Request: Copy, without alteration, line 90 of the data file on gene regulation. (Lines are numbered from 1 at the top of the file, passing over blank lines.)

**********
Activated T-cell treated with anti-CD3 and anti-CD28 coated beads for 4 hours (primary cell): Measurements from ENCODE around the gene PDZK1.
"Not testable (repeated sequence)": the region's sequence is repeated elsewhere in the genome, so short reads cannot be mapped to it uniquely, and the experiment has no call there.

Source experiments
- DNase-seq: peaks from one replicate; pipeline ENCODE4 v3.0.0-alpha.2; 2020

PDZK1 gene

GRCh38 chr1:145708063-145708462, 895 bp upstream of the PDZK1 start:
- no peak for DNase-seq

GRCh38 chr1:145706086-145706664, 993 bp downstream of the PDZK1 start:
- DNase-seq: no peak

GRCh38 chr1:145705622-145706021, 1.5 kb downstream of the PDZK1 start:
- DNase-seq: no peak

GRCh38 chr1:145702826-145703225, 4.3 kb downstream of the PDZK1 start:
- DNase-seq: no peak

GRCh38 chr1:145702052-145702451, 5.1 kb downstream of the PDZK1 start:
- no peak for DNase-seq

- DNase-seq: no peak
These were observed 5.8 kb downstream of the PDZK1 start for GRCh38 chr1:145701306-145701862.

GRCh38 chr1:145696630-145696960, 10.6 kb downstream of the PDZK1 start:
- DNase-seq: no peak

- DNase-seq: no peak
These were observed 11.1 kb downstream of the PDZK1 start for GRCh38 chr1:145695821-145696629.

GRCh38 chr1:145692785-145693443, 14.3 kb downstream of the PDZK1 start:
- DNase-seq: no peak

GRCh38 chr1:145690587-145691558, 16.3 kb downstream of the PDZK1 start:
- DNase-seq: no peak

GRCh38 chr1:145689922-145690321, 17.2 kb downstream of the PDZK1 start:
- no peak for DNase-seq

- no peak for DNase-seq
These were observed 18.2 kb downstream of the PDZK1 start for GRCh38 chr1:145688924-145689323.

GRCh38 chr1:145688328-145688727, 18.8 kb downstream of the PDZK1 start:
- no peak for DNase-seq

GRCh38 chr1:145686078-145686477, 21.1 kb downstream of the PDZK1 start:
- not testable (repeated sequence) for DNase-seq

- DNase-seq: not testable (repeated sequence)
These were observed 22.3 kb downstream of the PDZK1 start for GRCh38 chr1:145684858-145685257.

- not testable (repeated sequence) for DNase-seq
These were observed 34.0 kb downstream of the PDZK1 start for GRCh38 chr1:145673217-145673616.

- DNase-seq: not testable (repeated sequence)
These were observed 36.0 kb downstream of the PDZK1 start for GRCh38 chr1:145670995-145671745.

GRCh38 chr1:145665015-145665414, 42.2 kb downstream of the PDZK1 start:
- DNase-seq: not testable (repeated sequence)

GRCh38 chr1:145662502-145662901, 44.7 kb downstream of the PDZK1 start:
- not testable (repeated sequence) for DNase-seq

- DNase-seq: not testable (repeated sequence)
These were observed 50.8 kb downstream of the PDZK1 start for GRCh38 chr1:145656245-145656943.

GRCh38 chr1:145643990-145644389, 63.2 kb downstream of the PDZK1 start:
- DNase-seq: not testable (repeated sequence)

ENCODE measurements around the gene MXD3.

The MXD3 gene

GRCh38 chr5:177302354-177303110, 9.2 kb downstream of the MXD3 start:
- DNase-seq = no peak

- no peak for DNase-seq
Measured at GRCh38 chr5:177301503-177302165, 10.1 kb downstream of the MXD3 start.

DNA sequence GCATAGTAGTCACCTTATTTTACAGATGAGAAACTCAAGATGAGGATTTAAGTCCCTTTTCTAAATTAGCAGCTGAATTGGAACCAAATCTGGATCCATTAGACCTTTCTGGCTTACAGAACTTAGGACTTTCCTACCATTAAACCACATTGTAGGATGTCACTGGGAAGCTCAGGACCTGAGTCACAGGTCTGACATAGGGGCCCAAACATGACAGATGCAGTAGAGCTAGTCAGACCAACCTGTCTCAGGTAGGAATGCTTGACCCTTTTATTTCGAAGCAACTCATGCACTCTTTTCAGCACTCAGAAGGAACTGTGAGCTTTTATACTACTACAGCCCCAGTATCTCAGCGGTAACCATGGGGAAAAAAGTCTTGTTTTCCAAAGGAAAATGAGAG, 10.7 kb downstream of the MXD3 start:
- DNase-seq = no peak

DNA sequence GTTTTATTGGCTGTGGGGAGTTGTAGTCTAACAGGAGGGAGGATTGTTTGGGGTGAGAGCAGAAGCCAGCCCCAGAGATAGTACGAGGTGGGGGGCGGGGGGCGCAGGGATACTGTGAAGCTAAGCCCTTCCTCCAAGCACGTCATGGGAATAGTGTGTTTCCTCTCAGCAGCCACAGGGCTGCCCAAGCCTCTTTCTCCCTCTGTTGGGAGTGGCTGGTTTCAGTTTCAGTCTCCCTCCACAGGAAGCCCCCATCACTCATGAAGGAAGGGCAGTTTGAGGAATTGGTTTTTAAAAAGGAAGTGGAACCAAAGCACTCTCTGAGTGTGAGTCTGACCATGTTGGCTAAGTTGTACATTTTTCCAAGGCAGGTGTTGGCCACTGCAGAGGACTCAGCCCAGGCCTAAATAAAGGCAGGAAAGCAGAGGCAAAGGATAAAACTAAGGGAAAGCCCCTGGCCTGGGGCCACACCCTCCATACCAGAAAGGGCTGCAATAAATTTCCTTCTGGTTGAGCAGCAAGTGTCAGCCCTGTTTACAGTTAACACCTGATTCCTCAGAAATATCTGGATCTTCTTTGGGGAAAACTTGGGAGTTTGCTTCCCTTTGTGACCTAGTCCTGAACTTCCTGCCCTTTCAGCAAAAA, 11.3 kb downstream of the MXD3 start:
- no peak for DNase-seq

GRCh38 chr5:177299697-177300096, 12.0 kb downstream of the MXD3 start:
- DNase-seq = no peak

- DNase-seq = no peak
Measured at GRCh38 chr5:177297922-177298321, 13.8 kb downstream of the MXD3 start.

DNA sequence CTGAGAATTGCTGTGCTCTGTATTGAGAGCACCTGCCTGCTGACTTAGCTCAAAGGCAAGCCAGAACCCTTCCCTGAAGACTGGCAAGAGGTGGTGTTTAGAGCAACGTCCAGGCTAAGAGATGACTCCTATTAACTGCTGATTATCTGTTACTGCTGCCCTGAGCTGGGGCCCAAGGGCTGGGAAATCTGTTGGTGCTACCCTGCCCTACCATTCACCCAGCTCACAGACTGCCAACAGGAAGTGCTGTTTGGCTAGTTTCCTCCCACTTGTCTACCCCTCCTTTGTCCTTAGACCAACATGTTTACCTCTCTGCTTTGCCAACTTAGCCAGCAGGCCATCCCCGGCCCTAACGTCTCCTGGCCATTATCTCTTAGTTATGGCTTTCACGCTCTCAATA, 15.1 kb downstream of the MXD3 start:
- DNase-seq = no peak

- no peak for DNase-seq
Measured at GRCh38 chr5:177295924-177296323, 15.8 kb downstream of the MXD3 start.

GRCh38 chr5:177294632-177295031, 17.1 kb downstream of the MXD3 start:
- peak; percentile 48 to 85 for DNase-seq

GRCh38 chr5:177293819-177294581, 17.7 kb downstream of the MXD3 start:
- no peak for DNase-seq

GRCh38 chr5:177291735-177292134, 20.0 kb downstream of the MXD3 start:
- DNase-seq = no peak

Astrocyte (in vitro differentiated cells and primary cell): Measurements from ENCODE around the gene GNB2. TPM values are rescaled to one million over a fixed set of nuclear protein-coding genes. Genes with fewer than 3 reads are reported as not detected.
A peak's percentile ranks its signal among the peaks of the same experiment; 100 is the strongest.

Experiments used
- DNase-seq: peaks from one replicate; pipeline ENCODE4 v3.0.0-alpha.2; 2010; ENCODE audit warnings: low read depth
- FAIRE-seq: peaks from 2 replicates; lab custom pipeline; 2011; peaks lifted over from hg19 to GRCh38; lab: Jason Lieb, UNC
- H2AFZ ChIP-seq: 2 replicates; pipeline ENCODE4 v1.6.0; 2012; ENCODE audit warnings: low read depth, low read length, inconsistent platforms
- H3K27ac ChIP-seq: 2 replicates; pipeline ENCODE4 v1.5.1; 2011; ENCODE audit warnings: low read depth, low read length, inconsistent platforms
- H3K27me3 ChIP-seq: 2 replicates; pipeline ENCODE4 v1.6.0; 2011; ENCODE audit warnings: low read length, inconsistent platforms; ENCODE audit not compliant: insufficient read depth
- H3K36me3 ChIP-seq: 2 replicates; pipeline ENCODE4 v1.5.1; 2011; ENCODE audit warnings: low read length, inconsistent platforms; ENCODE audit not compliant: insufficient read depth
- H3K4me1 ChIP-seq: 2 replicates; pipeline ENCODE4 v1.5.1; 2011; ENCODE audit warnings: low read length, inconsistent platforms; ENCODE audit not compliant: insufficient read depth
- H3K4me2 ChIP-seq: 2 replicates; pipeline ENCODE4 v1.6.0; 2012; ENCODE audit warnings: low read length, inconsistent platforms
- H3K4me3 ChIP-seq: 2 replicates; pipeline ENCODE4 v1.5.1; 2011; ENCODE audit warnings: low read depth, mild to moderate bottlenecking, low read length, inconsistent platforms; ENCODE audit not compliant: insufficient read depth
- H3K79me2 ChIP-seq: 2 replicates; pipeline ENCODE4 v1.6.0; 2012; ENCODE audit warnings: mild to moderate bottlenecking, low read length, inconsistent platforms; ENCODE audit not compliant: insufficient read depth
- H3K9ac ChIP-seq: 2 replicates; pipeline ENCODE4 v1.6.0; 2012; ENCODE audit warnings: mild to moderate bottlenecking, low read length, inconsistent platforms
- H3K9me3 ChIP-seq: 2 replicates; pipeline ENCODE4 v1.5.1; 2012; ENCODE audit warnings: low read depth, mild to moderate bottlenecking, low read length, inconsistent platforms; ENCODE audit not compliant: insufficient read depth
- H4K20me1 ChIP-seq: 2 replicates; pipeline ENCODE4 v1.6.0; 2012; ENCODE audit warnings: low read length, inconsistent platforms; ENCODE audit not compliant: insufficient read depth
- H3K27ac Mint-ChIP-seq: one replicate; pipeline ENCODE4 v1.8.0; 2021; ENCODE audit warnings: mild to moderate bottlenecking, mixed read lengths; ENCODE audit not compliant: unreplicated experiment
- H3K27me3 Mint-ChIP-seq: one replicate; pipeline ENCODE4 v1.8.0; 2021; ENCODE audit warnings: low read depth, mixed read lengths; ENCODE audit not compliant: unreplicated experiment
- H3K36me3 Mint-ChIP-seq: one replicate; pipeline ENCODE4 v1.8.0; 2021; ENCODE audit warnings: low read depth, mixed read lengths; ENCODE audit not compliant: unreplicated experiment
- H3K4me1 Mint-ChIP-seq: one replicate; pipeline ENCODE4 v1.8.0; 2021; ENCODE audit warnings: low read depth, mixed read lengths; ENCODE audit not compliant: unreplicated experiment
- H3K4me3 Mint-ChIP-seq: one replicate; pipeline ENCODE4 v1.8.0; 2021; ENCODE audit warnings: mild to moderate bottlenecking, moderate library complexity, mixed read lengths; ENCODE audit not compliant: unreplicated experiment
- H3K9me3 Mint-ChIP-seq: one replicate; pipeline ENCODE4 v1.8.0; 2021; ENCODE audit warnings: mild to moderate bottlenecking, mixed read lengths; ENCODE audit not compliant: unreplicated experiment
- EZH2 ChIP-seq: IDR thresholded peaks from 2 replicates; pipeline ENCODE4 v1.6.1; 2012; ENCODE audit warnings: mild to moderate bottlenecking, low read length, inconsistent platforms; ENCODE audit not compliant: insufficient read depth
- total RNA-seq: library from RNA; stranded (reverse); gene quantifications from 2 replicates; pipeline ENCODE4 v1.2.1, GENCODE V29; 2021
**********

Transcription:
- H3K36me3 Mint-ChIP-seq: one replicate; pipeline ENCODE4 v1.8.0; 2021; ENCODE audit warnings: low read depth, mixed read lengths; ENCODE audit not compliant: unreplicated experiment